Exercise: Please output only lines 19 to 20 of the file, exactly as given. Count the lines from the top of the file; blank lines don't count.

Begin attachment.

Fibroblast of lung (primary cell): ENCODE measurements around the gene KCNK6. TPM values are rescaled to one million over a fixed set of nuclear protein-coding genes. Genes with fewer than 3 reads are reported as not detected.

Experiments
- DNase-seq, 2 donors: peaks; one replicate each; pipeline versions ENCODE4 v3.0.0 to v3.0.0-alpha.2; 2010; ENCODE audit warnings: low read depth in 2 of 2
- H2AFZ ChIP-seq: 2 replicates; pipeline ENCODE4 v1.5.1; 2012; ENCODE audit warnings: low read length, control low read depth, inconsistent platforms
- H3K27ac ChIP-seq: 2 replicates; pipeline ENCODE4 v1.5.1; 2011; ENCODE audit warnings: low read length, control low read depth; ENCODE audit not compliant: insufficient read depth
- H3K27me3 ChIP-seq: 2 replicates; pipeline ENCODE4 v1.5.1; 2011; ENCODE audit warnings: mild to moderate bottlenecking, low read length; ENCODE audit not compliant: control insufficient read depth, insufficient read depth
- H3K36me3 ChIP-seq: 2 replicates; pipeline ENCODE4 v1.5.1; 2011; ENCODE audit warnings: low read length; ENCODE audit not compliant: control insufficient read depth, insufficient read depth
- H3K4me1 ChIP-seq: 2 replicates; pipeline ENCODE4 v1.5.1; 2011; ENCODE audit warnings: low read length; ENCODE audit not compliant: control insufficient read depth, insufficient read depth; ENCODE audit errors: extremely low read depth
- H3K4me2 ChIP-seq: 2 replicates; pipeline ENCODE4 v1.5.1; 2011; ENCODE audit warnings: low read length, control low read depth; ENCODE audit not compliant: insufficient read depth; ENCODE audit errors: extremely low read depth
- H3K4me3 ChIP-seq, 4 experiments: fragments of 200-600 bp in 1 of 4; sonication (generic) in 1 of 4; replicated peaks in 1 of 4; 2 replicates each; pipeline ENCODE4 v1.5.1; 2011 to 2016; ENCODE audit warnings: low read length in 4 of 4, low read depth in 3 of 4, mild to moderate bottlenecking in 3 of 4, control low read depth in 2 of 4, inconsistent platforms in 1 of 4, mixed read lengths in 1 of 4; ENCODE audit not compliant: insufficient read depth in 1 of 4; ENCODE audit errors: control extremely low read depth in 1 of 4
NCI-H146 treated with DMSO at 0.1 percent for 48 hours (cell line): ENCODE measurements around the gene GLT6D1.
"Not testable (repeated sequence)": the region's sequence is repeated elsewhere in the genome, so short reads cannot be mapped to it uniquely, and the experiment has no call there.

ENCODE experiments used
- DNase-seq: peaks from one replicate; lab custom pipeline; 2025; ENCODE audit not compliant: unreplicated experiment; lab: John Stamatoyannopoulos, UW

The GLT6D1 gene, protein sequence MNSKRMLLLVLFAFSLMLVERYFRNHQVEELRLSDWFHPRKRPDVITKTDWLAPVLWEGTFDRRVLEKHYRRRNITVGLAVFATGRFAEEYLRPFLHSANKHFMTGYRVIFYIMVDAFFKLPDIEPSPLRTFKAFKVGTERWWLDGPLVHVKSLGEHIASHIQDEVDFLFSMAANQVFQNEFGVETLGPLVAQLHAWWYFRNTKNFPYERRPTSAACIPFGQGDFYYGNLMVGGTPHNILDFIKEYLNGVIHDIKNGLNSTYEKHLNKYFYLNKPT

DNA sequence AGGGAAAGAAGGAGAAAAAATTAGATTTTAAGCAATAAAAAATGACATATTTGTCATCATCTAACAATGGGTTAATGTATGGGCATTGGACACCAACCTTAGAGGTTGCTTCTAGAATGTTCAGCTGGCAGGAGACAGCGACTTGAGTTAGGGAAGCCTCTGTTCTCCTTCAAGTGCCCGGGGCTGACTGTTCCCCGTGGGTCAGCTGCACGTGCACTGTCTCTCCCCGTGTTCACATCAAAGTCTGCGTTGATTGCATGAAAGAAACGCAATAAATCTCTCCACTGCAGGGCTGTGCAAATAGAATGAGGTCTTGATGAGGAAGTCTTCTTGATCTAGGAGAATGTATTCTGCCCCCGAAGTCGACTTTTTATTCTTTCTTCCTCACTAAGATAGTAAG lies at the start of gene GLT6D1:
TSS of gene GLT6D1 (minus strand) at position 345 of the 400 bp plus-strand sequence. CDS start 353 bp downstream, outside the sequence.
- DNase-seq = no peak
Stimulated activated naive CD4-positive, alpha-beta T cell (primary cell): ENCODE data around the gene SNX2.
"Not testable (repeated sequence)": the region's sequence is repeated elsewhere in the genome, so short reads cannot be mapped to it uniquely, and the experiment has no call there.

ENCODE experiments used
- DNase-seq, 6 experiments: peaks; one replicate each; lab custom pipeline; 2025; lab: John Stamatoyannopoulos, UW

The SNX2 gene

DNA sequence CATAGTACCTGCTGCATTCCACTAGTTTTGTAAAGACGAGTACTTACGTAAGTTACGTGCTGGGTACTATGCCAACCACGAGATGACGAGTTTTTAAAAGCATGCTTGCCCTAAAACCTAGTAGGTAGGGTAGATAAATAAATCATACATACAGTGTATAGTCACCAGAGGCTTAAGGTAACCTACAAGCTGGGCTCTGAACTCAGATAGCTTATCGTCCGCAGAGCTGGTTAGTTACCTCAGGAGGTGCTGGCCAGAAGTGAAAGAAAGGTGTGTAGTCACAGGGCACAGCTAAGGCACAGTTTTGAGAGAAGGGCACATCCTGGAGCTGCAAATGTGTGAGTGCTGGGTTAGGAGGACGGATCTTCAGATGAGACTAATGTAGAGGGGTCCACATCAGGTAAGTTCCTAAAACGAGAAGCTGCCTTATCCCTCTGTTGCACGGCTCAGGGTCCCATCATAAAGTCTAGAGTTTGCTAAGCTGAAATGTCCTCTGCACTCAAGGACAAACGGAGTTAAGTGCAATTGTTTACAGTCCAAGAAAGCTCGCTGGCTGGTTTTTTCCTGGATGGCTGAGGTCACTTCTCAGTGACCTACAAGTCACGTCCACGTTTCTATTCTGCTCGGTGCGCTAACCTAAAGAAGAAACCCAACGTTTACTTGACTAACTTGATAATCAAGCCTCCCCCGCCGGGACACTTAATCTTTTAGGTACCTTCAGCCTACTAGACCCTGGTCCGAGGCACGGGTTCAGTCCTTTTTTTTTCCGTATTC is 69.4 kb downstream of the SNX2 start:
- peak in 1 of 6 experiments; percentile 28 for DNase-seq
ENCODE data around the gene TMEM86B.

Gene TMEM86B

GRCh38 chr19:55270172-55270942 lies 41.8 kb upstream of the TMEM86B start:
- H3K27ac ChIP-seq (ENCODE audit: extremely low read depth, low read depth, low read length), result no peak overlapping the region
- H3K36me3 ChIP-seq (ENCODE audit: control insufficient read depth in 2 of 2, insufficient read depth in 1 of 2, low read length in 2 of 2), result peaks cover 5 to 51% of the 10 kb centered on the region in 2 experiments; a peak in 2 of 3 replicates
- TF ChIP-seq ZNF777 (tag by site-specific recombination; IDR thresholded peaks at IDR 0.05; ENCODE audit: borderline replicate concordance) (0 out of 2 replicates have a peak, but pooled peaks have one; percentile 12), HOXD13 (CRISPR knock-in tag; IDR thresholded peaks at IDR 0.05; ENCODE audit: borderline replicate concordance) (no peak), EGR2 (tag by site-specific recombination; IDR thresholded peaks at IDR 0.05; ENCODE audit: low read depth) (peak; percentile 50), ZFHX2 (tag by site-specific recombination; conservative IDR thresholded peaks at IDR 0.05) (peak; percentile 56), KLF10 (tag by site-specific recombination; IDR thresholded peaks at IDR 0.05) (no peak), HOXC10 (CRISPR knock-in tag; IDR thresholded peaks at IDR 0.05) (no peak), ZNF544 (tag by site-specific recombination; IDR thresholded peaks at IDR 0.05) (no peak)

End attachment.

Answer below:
Stimulated activated naive CD4-positive, alpha-beta T cell (primary cell): ENCODE data around the gene SNX2.
"Not testable (repeated sequence)": the region's sequence is repeated elsewhere in the genome, so short reads cannot be mapped to it uniquely, and the experiment has no call there.